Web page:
Updated Aug. 5, 2107
Exposure even to brief episodes of pollution at critical stages in the development of the human embryo can cause a person to experience an increased likelihood of multiple chronic diseases including those of the heart, lungs, immune system and brain and even obesity, diabetes and cancer. Exposure to intermittent air pollution is associated with sperm DNA damage and consequent increase in the rates of male infertility, miscarriages and other adverse reproductive outcomes.
Pregnant women exposed to more air pollution give birth to babies with significantly more chromosomal aberrations and epigenetic changes, including shorter telomeres, which can be passed on to multiple subsequent generations. Air pollution breathed by a pregnant mother causes epigenetic changes in the womb, which can be the mechanism for life long impaired health and an increase in vulnerability to multiple types of disease.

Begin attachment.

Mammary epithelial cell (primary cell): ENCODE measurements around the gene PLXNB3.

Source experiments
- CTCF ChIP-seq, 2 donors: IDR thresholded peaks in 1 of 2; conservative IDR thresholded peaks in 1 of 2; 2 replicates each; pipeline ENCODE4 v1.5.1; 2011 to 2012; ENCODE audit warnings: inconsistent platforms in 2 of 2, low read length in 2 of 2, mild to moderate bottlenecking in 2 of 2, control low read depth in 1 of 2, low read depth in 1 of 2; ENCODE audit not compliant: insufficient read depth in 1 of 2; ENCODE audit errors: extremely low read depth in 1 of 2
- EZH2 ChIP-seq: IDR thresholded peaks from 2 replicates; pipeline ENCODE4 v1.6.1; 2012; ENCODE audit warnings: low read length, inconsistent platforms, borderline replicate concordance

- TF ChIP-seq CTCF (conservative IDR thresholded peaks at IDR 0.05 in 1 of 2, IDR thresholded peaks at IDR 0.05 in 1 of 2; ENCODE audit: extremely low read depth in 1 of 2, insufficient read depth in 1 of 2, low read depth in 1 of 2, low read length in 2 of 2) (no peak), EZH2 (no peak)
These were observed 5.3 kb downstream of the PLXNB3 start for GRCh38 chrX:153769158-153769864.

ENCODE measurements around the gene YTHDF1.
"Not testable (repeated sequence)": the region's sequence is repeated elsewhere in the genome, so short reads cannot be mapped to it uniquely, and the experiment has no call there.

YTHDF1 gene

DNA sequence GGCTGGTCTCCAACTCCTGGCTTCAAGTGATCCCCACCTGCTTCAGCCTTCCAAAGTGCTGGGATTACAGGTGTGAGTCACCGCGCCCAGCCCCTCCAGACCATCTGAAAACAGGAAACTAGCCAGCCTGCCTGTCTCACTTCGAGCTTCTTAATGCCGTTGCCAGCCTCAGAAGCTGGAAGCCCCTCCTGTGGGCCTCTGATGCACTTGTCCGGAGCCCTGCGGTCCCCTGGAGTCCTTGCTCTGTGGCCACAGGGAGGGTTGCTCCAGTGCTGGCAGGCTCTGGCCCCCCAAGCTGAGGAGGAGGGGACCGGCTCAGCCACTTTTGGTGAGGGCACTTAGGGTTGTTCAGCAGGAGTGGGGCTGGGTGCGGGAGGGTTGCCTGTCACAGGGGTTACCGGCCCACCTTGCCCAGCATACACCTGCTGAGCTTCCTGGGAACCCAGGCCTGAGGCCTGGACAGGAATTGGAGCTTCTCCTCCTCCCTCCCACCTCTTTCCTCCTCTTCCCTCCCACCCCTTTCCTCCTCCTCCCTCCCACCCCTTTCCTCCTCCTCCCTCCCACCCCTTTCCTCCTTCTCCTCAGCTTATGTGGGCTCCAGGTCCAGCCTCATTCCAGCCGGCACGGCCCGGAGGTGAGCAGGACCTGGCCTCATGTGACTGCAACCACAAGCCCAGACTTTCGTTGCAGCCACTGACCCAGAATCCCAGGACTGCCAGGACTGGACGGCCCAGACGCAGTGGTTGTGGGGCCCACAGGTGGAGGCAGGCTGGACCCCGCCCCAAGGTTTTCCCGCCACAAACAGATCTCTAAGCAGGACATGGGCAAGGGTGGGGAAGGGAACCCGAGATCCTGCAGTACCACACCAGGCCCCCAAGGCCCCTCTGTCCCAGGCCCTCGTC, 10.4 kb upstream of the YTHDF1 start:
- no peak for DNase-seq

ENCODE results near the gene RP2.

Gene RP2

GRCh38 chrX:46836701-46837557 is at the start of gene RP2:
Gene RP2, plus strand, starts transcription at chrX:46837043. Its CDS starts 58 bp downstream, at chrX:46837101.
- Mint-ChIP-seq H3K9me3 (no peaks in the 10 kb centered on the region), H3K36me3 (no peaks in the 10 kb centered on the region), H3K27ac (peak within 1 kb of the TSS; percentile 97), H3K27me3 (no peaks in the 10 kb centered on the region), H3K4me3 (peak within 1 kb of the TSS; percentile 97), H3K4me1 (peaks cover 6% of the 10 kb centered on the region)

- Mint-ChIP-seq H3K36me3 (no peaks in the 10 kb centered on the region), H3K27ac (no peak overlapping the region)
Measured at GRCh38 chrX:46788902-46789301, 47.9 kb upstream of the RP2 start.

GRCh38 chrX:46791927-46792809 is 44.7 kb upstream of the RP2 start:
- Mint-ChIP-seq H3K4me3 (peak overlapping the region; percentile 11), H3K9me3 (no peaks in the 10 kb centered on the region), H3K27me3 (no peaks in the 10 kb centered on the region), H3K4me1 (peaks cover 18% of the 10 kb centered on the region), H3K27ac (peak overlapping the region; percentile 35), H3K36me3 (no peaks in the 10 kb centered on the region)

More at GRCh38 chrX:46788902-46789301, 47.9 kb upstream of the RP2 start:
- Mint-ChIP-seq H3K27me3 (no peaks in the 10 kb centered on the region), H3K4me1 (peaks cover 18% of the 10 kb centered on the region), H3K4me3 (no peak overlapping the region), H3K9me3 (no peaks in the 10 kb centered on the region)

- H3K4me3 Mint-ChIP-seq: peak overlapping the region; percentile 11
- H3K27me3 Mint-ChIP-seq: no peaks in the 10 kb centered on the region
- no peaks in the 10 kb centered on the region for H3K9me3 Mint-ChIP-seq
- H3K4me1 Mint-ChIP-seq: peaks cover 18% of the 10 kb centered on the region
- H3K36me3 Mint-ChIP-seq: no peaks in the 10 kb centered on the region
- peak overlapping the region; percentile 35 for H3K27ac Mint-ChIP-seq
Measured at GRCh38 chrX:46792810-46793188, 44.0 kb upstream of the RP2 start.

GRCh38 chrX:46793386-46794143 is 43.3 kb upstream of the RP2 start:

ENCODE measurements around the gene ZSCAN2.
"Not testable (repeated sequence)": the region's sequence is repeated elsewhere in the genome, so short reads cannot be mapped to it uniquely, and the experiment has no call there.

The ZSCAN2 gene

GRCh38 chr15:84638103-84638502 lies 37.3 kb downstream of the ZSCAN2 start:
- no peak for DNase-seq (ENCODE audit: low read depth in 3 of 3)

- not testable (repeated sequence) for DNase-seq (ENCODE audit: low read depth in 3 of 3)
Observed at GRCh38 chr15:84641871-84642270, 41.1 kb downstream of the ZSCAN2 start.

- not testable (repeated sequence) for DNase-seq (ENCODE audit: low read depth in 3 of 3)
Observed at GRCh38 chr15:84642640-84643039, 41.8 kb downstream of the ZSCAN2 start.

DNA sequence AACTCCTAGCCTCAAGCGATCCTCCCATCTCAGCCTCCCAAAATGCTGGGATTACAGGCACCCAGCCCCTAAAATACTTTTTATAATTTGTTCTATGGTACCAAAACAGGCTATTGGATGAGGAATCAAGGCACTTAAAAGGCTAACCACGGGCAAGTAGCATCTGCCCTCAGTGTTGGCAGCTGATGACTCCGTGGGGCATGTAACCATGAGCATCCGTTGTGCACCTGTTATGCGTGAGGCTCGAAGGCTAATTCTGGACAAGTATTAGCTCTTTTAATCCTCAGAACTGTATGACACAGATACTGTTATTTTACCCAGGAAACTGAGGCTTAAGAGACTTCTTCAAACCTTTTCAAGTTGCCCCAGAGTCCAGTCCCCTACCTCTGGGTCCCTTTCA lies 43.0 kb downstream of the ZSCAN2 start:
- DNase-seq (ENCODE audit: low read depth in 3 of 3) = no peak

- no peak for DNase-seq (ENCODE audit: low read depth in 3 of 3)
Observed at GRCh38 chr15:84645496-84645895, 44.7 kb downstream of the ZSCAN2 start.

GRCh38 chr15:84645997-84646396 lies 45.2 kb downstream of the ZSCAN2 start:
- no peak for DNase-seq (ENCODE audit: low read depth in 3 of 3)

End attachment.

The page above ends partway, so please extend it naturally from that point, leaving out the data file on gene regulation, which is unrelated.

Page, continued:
Children living near petrochemical industries and exposed to wood burning are subjected to high PAH levels, contributing to DNA damage. Industrial pollution and wood smoke is even more genotoxic than traffic pollution.